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  • From Family Papers to Archive: The James Letters1
  • Brian Crane

Funded through a bequest from Waldron Phoenix Belknap in 1949, the Harvard University Press’s Belknap imprint was introduced to publish “books of long-lasting importance, superior in scholarship and physical production, chosen whether or not they might be profitable” (“Brief History”). Thomas Wilson, one of the press’s most important directors, oversaw the founding of the imprint and expressed his goal for it in more practical terms in a speech delivered upon the release of one of the first major Belknap volumes, the Diary and Autobiography of John Adams:

If I am to be remembered, I should like to be remembered as the man who realized that The John Adams Papers must have a uniform, dignified letterpress edition—that they must not be dispersed, volume by volume, among many publishers with consequent changes of emphasis and format, and necessary loss of public impact and historical influence.

(qtd. in Hall 144, 146)

To Henry James scholars, Belknap is surely most familiar as the publisher of Leon Edel’s four volumes of letters. Wilson contracted with Edel to prepare these volumes as the Adams Diary and Autobiography were nearing completion, and his goals for the two projects were certainly similar. As with the Diary and Autobiography of John Adams, the James volumes were to present important archival documents in a unified format that avoided the pitfalls of piecemeal publication. The James project did, however, pose certain difficulties. Perhaps most significantly, the number of extant letters was deemed too great to allow for a complete edition. But both Edel and Wilson agreed that a four-volume selection could provide a representative and useful survey of the central body of literary letters, especially if care was taken in the arrangement to allow for the later addition of supplementary volumes. Confident and enthusiastic, Edel negotiated royalties with the James family’s literary agents at Paul Reynolds Inc. and then signed a contract with the Harvard Press in 1958.2 [End Page 144]

The eventual publication of the Belknap volumes was not, however, certain. The imprint was new, its funding precarious, and, however much the mission statement discounted profits as a factor for choosing projects, financial considerations were very much on Wilson’s mind. The volumes needed to be prestigious, which meant they should include major letters newly published, and, perhaps most importantly, they needed to sell. This last he stressed when Edel requested that the international copyrights to the finished volumes be reserved for him so that he could offer the English printing to his long-time friend and publisher Rupert Hart-Davis. Wilson flatly refused to give up these rights, writing:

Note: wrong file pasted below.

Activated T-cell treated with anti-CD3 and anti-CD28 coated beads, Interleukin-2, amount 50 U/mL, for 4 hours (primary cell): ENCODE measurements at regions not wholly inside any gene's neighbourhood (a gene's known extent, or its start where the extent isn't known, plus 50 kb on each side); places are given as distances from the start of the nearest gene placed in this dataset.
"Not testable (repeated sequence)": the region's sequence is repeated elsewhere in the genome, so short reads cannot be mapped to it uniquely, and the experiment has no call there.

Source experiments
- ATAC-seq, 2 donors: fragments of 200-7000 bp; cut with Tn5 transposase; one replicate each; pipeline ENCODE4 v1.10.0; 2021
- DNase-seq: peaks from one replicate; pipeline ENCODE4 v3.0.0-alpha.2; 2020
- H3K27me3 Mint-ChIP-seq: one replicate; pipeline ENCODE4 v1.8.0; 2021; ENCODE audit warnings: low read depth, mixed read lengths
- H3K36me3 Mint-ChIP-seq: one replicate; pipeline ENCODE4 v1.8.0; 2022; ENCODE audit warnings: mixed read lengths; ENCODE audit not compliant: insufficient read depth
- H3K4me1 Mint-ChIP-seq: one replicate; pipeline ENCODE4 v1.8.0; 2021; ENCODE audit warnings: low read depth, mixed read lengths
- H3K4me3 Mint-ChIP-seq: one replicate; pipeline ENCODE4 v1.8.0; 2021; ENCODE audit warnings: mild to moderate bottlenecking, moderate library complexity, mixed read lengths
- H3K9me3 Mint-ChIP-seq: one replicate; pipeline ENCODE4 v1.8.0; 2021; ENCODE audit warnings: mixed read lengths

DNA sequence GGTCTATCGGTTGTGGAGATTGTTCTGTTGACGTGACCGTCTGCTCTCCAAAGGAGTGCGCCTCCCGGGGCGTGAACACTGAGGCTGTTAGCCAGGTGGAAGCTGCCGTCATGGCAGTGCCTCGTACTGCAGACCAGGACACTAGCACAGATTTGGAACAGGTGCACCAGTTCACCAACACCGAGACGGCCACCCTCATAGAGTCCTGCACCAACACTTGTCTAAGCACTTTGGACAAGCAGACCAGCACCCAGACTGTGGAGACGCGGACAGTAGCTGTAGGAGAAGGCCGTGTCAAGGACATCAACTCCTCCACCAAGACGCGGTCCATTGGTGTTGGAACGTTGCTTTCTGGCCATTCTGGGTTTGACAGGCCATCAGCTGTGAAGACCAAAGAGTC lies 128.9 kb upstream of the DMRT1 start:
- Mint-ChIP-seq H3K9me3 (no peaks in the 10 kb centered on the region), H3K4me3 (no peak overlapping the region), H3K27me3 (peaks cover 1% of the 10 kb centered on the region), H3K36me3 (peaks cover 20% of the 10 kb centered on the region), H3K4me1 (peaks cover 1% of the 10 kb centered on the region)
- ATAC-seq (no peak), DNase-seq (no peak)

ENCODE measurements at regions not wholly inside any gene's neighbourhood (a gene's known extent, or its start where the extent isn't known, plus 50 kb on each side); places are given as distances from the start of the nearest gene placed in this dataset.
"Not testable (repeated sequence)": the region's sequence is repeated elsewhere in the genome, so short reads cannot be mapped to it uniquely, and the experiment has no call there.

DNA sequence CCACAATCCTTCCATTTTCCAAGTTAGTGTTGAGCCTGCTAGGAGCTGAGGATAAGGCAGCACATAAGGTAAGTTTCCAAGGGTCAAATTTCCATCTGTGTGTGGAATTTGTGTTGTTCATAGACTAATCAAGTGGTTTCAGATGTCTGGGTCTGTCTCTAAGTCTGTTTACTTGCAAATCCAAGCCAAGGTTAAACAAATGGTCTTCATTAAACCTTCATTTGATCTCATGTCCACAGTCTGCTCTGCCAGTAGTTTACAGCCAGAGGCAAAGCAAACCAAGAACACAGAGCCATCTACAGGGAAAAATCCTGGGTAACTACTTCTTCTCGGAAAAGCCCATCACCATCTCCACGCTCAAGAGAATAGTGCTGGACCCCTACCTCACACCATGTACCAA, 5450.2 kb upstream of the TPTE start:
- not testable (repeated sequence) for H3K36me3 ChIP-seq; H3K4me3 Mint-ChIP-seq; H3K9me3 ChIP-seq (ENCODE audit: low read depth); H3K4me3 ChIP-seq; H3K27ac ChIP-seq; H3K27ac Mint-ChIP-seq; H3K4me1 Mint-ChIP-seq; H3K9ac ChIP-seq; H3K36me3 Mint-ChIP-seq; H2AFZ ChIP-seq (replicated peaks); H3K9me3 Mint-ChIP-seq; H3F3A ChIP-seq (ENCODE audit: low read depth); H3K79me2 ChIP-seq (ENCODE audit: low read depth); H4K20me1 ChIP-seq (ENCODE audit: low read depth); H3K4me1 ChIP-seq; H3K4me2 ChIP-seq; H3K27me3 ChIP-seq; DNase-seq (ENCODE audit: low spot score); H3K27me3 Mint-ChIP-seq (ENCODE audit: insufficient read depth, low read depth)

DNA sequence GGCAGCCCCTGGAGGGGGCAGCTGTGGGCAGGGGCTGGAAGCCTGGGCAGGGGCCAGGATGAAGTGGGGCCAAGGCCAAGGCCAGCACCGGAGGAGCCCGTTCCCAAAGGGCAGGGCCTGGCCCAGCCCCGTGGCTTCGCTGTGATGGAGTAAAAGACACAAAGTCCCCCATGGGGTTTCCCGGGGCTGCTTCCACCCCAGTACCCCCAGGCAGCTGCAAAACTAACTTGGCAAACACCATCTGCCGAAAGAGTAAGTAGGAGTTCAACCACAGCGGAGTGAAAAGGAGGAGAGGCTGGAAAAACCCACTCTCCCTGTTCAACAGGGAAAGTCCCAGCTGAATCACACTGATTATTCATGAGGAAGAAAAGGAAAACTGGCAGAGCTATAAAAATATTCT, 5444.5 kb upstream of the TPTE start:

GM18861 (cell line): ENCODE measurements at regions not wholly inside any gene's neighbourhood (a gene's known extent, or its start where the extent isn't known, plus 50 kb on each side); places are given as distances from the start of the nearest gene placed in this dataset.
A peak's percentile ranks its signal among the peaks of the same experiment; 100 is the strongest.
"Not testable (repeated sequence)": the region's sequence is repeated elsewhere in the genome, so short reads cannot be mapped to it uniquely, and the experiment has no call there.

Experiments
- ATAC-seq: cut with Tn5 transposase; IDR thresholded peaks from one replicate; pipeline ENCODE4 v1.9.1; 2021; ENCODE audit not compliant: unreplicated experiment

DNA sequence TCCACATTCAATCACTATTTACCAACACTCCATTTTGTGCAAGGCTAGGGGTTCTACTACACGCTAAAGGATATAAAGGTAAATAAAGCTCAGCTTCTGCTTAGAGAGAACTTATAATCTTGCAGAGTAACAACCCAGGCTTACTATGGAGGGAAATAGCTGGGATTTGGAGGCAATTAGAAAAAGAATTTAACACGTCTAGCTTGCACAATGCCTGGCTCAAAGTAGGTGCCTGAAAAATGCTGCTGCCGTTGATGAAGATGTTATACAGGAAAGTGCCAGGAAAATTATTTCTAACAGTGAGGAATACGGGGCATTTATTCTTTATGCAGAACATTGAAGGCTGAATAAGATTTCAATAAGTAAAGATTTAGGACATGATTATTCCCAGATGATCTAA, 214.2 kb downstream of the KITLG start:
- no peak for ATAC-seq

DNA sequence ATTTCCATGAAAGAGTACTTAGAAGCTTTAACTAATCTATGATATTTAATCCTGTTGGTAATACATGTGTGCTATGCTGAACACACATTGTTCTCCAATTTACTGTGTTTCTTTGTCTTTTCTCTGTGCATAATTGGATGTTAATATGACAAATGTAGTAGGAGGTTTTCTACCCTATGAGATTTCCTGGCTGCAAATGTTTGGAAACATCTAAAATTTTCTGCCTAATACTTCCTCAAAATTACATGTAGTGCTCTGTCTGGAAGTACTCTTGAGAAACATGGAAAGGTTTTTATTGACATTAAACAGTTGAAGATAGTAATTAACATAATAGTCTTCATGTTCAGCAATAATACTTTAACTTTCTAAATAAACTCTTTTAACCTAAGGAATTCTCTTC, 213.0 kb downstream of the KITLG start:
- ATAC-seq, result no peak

this is a monstrous collection of letters; money is going to be lost; less money will be lost if the original publisher controls the world market, particularly the two parts of the market—the United States and the British Commonwealth—in which the book can expect to find the great majority of its readers.3


The returns on the Diary and Autobiography would quickly prove Wilson’s concern was well founded. He spent $664,000 in Belknap funds to produce these volumes, but their sale would generate only $456,000 in revenue (Hall 148). For the Belknap press to survive, the disparity between cost and returns had to be kept to a minimum in projects such as Edel’s.

Regarded from the vantage of hindsight, it seems prophetic that copyright should be raised so early in the project, since the management of the James family copyrights would be the source of all major conflicts stemming from Edel’s work on the contracted volumes. In 1958, however, neither Wilson nor Edel had reason to believe copyright conflicts would ever arise. Edel had negotiated royalties with Reynolds’s firm and had a long-standing priority agreement with the James family that he was confident would ensure that James’s major literary letters would first appear in the Belknap volumes.

This priority arrangement dated back to the early thirties. Henry James III,4 the James estate’s first literary executor, had been impressed by Edel’s doctoral dissertation, written in French at...


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